Siege of Orléans Turning point and French Victory in the Hundred Years War

The Siege of Orléans was the watershed of the Hundred Years' War between France and England. It was the French royal army's first major military victory to follow the crushing defeat at the Battle of Agincourt in 1415, and also the first while Joan of Arc was with the army. The siege took place at the pinnacle of English power during the later stages of the war. The city held strategic and symbolic significance to both sides of the conflict. The consensus among contemporaries was that the English regent, John of Lancaster, would have succeeded in realizing his brother the English king Henry V's dream of conquering all of France if Orléans fell. For half a year the English and their French allies appeared to be winning but the siege collapsed nine days after Joan's arrival.

Château de Cheverny castle

The Château de Cheverny is located at Cheverny, in the département of Loir-et-Cher in the Loire Valley in France. It is one of the châteaux of the Loire valley

Château dUssé castle

Ussé is a castle in the Indre-et-Loire département, in France. The stronghold at the edge of the Chinon forest overlooking the Indre Valley was first fortified in the eleventh century by the Norman seigneur of Ussé, Gueldin de Saumur, who surrounded the fort with a palisade on a high terrace. The site passed to the Comte de Blois, who rebuilt in stone.

Amboise Commune in Centre-Val de Loire, France

Amboise is a commune in the Indre-et-Loire department in central France. It lies on the banks of the Loire River, 27 kilometres (17 mi) east of Tours. Today a small market town, it was once home of the French royal court. The town of Amboise is also only about 18 kilometres (11 mi) away from the historic Château de Chenonceau, situated on the Cher River near the small village of Chenonceaux.

John IV, Duke of Brittany Duke of Brittany

John IV the Conqueror KG was Duke of Brittany and Count of Montfort from 1345 until his death and 7th Earl of Richmond from 1372 until his death.

Louis I, Duke of Orléans French prince, regent of France

Louis I of Orléans was Duke of Orléans from 1392 to his death. He was also, Duke of Touraine (1386–1392), Count of Valois (1386?–1406) Blois (1397–1407), Angoulême (1404–1407), Périgord (1400–1407) and Soissons (1404–07).

Jean II, Duke of Alençon 15th-century Duke of Alençon

John II of Alençon was the son of John I of Alençon and his wife Marie of Brittany, Lady of La Guerche (1391–1446), daughter of John V, Duke of Brittany and Joan of Navarre. He succeeded his father as Duke of Alençon and Count of Perche as a minor in 1415, after the latter's death at the Battle of Agincourt. He is best known as a general in the Last Phase of the Hundred Years' War and for his role as a comrade-in-arms of Joan of Arc, who called him "le beau duc".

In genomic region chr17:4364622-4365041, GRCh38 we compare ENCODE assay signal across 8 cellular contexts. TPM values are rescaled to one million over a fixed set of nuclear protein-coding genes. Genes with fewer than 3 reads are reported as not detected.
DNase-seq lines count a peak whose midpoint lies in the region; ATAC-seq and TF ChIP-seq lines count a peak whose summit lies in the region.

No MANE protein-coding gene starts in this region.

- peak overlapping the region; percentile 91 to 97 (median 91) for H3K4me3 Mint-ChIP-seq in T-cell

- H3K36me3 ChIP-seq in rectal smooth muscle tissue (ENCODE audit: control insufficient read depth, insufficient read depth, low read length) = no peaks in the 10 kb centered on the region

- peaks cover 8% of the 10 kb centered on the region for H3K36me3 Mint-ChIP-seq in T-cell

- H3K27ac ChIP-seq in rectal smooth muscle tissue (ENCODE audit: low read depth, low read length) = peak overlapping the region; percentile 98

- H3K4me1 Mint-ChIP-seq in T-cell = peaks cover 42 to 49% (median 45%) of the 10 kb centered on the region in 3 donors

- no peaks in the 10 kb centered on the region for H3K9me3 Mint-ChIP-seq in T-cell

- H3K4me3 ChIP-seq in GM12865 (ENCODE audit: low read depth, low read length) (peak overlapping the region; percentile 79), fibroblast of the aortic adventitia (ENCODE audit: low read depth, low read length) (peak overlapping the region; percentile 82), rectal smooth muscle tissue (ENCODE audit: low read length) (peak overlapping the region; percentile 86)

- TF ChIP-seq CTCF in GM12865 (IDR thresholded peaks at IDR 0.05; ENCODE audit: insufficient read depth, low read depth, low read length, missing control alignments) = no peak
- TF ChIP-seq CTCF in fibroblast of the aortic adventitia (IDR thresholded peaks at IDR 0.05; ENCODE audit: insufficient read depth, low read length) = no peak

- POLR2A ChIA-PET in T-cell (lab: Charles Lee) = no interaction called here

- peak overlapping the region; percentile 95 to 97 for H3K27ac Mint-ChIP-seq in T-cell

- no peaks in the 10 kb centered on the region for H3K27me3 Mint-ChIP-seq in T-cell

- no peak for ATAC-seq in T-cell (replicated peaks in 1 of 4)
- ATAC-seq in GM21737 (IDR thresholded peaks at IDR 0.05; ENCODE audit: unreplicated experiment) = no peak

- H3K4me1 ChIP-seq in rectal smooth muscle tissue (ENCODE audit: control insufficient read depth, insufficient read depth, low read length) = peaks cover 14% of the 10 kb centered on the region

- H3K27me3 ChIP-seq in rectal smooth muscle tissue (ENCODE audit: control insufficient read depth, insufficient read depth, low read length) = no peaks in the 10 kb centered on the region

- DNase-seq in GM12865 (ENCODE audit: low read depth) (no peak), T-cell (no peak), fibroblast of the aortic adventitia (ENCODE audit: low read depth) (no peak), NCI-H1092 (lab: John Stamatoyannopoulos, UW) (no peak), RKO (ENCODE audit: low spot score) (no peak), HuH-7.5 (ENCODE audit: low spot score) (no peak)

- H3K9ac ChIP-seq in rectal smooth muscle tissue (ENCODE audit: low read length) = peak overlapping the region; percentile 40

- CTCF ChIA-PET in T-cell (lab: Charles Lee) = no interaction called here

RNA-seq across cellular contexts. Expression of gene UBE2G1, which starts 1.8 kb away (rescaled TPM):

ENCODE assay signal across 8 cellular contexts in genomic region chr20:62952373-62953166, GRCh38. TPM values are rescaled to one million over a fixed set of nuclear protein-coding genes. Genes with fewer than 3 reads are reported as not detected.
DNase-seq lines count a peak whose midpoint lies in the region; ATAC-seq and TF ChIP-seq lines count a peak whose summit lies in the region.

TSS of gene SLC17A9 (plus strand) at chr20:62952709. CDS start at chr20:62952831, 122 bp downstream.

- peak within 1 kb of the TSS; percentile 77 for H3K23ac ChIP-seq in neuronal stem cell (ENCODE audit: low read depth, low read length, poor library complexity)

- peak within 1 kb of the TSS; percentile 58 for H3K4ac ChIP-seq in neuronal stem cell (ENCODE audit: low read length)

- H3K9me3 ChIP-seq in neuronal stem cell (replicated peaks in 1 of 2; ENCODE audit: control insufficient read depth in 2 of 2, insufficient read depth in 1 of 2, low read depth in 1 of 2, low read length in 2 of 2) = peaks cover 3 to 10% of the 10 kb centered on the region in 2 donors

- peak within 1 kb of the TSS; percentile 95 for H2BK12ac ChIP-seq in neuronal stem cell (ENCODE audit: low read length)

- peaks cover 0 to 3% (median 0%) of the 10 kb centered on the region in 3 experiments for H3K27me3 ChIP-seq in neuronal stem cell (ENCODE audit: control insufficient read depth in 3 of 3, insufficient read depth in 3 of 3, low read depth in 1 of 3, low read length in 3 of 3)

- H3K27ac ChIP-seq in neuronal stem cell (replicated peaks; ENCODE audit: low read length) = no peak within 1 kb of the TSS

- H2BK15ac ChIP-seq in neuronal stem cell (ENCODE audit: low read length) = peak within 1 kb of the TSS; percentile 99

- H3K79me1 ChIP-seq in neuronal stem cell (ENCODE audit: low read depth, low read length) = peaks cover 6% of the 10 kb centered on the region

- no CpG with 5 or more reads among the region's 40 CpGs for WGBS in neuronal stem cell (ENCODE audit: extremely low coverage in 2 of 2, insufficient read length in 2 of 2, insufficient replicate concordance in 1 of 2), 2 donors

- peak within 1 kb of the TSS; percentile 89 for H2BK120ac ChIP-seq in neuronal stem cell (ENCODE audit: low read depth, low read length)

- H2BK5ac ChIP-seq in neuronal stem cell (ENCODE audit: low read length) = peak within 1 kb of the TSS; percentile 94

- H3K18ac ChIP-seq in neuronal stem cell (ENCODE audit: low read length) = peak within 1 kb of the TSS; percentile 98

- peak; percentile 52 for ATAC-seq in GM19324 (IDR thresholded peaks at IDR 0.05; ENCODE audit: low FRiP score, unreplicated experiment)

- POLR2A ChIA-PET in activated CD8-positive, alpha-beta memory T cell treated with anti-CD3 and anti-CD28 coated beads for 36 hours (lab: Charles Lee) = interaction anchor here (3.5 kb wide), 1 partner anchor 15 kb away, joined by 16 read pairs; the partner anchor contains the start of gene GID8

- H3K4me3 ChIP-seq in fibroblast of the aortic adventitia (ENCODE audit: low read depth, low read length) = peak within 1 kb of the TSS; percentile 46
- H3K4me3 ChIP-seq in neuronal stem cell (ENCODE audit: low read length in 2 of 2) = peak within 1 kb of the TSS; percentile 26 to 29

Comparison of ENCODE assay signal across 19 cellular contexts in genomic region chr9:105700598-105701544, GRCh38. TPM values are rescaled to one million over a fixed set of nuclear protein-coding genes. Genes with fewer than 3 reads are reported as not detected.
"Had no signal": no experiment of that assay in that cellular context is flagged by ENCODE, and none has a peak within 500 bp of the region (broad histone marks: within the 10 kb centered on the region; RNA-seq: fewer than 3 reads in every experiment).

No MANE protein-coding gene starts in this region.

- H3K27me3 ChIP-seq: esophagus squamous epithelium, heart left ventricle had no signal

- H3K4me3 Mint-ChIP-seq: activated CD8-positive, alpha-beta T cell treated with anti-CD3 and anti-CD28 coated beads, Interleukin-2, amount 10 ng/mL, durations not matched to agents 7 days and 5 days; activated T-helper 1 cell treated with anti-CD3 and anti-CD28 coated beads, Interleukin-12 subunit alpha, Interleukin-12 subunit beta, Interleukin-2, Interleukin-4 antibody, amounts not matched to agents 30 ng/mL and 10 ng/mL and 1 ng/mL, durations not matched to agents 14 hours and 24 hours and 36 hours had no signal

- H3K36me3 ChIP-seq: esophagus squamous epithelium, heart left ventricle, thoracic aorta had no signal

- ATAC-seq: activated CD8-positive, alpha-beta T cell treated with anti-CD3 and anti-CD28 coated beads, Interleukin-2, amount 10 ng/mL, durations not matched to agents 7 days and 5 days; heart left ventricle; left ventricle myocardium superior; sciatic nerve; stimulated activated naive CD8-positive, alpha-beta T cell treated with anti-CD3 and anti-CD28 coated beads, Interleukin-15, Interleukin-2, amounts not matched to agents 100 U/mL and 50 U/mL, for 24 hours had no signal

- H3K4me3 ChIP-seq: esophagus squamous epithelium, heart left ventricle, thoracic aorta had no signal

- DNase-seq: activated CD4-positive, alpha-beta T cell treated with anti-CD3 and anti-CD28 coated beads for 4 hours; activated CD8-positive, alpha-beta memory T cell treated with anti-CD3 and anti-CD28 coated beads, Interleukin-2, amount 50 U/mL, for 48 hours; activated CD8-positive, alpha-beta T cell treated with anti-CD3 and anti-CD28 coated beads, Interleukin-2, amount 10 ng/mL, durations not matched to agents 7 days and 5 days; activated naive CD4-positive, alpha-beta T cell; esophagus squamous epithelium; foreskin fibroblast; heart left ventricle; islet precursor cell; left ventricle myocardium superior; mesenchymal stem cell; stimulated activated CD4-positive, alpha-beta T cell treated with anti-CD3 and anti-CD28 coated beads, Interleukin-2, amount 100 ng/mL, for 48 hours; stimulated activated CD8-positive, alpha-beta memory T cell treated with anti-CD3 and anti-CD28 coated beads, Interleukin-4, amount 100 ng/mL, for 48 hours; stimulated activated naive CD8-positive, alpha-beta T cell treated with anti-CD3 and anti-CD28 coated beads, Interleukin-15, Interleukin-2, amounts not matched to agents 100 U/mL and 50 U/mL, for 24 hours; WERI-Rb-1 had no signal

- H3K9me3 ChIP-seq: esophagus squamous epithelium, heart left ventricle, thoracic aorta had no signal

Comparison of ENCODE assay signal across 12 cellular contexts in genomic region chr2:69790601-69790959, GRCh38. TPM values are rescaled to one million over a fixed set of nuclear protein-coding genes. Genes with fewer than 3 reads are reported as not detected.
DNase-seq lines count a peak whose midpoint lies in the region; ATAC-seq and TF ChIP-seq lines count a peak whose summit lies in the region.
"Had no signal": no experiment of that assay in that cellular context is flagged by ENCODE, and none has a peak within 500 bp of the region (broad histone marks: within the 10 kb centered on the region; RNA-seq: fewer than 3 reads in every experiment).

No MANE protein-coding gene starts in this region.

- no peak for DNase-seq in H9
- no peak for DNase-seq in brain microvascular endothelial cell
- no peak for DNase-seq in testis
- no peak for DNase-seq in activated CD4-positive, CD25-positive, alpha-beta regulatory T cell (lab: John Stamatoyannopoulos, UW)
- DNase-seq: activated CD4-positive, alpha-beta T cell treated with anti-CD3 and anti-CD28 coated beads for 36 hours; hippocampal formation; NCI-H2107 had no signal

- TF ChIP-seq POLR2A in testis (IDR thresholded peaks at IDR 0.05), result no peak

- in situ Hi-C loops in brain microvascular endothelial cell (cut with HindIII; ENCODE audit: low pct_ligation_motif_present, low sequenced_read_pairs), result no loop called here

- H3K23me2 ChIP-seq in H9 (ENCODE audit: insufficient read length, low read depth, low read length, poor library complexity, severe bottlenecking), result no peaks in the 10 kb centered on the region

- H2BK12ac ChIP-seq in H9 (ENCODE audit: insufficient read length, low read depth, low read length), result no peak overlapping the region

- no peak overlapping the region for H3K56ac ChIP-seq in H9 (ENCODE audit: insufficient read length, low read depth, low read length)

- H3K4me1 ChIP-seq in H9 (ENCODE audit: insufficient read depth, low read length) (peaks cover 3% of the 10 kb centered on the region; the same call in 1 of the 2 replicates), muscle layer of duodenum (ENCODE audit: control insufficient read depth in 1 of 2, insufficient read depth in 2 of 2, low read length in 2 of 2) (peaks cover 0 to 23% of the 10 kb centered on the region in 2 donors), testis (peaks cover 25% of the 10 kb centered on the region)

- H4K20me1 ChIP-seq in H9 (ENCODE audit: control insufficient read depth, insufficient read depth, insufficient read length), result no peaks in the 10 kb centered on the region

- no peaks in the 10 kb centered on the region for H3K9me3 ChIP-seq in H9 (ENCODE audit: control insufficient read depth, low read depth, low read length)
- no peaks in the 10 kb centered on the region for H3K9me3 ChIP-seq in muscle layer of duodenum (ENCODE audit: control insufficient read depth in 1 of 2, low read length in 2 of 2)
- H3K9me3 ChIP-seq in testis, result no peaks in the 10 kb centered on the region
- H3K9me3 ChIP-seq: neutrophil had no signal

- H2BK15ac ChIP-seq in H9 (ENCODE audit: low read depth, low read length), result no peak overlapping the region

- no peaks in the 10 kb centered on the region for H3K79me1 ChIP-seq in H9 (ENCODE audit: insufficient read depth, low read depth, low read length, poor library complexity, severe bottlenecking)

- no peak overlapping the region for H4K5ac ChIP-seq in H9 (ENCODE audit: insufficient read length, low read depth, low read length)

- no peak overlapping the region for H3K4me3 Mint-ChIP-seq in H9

Jargeau Commune in Centre-Val de Loire, France

Jargeau is a commune in the Loiret department in north-central France.

Sancerre Commune in Centre-Val de Loire, France

Sancerre is a medieval hilltop town (ville), commune and canton in the Cher department of central France overlooking the Loire River. It is noted for its wine.

Roman Catholic Diocese of Orléans

The Roman Catholic Diocese of Orléans is a diocese of the Latin Rite of the Roman Catholic Church in France. The diocese currently corresponds to the Départment of Loiret. The current bishop is Jacques André Blaquart, who was appointed in 2010.

Château de Troussay castle

The Château de Troussay is one of the smallest Châteaux of the Loire Valley, and is situated in Cheverny, in the Loir-et-Cher.

Château de Chinon castle in France

Château de Chinon is a castle located on the bank of the Vienne river in Chinon, France. It was founded by Theobald I, Count of Blois. In the 11th century the castle became the property of the counts of Anjou. In 1156 Henry II of England, a member of the House of Anjou, took the castle from his brother Geoffrey, Count of Nantes after Geoffrey had rebelled for a second time. Henry favoured the Château de Chinon as a residence. Most of the standing structure can be attributed to his reign and he died there in 1189.

Gilbert Motier de La Fayette French noble

Gilbert Motier de La Fayette Seigneur of La Fayette, Pontgibaud, Ayes, Nébouzac, Saint-Romain and Montel-de-Gelat was a Marshal of France and an ancestor of Gilbert du Motier, Marquis de Lafayette.

March to Reims

After the lifting of the siege of Orléans and the decisive French victory at the Battle of Patay, the Anglo-Burgundian threat was ended. Joan of Arc convinced the Dauphin Charles to go to be crowned at Reims. The march though the heart of territory controlled by the hostile Burgundians was successful and would give the throne of the French monarchy to Charles VII, who had been ousted therefrom by the Treaty of Troyes.

References

  1. "Populations légales 2016". INSEE . Retrieved 25 April 2019.
  2. "Blois | Loire Valley | France". www.experienceloire.com. Retrieved 5 August 2017.
  3. "The Chateau de Blois & St Nicholas Cathedral, Blois from the River Loire | Artware Fine Art". www.artwarefineart.com. Retrieved 5 August 2017.
  4. The Martyrs of Blois
  5. JEWISH POETRY Jewish Poetry And Martyrdom In Medieval France. Susan L. Einbinder. Princeton University Press. 2002.
  6. Smith, John, Holland (1973). "Joan of Arc." New York: Charles Scribner's Sons
  7. Blois, La Maison de la Magie at virtourist.com
  8. "Mussee de la Magie". Archived from the original on 18 July 2011.
  9. "Travel signposts, Paris Museum of Magic". Archived from the original on 2 March 2011.
  10. "Keck, Gayle, Washington Post, And Now for Paris' Next Trick". The Washington Post. 12 June 2005. Retrieved 23 April 2010.
  11. "British towns twinned with French towns [via WaybackMachine.com]". Archant Community Media Ltd. Archived from the original on 5 July 2013. Retrieved 20 July 2013.